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Commodities Briefing 02.Sep 2013

Posted on 02 September 2013 by VRS |  Email |Print

The recent price gains in a range of commodities covering mainly energy products and metals have once again raised questions whether the global markets have returned to the so-called commodity super cycle or boom period despite some setbacks and whether the recent performance is sustainable over time.
This quarter so far, commodities have been among the strongest performing assets even as equity markets faced losses. Coming in the backdrop of sluggish global growth and indifferent demand, the price gains are clearly attributable to the risk of supply disruptions, especially in oil………………………………………..Full Article: Source

Posted on 02 September 2013 by VRS |  Email |Print

Commodities beat bonds, stocks and the dollar for a third month, the longest winning streak in two years, as the prospect of military strikes in Syria boosted oil and gold. Emerging markets declined as currencies plunged from Brazil to Turkey to India.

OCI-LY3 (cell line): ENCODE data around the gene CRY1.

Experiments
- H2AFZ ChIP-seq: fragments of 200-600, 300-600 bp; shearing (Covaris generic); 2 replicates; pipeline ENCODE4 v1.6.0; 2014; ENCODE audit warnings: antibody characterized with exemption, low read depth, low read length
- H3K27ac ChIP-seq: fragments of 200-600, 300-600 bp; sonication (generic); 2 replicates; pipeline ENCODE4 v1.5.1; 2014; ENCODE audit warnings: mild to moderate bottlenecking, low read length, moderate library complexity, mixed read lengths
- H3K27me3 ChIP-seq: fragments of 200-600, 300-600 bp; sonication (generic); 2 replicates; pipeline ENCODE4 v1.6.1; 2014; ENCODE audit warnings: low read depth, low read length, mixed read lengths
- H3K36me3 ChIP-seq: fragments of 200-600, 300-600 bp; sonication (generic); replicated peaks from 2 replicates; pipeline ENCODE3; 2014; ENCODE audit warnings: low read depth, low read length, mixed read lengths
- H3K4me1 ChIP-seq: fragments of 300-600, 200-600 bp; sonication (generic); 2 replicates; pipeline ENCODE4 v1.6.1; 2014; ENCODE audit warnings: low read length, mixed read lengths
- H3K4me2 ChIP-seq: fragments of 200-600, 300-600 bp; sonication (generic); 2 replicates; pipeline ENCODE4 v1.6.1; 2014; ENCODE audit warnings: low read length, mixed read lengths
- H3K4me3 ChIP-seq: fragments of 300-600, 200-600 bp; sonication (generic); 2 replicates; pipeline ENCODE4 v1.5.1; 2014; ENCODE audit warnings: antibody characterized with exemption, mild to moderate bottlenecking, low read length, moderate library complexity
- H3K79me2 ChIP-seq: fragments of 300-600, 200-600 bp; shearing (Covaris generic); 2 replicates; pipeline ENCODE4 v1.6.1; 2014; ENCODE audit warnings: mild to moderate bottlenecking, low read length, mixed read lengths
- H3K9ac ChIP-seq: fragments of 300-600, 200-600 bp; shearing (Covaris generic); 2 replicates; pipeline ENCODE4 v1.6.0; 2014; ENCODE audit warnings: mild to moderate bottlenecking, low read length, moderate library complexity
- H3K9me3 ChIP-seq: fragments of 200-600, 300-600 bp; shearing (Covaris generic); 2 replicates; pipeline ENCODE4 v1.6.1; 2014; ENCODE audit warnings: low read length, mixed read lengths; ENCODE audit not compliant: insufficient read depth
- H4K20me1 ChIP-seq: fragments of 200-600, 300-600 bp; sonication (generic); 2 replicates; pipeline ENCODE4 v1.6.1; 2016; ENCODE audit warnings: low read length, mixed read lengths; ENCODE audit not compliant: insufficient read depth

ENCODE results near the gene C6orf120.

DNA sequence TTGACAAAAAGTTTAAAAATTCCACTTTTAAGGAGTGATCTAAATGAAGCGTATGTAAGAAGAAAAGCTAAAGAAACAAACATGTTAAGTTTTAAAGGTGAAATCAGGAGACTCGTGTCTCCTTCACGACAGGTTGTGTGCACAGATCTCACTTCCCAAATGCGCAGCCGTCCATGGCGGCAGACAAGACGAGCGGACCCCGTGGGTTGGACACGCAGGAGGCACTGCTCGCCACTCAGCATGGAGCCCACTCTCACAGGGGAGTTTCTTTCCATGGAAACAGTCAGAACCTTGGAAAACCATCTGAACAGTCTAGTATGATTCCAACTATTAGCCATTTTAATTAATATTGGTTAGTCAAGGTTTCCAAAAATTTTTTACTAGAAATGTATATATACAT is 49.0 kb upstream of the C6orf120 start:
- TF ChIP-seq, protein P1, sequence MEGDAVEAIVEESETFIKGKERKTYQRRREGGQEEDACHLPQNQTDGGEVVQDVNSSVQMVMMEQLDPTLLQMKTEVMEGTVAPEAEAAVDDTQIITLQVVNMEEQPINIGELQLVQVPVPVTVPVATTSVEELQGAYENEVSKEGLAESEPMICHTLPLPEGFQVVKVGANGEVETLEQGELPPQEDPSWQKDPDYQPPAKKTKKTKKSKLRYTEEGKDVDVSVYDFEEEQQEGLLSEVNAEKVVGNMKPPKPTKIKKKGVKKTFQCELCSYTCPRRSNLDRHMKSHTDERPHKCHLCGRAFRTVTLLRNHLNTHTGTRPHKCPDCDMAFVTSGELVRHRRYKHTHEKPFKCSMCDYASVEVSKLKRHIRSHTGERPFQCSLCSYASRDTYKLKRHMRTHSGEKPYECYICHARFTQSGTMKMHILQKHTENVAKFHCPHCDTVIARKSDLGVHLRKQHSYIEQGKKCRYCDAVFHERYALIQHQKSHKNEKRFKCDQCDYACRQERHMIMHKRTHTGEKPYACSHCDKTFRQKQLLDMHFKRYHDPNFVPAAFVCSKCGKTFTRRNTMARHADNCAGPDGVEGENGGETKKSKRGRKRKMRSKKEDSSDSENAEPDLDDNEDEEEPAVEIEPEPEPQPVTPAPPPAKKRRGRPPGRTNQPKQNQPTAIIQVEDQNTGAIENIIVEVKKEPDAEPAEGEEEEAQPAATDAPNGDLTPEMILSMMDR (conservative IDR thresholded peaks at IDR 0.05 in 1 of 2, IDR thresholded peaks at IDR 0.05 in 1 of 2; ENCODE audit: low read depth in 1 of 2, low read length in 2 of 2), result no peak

The Standard & Poor’s GSCI Total Return Index of 24 raw materials rose 3.4 percent in August as U.S. crude reached a two-year high and gold rallied close to a bull market………………………………………..Full Article: Source

Posted on 02 September 2013 by VRS |  Email |Print

Investors have been dumping commodities at an astonishing rate, with more positions liquidated in the second quarter of this year than at the height of the financial crisis. Legendary investor Warren Buffett says you should be fearful when others are greedy, and greedy when others are fearful. So does this mean now is a good time to buy?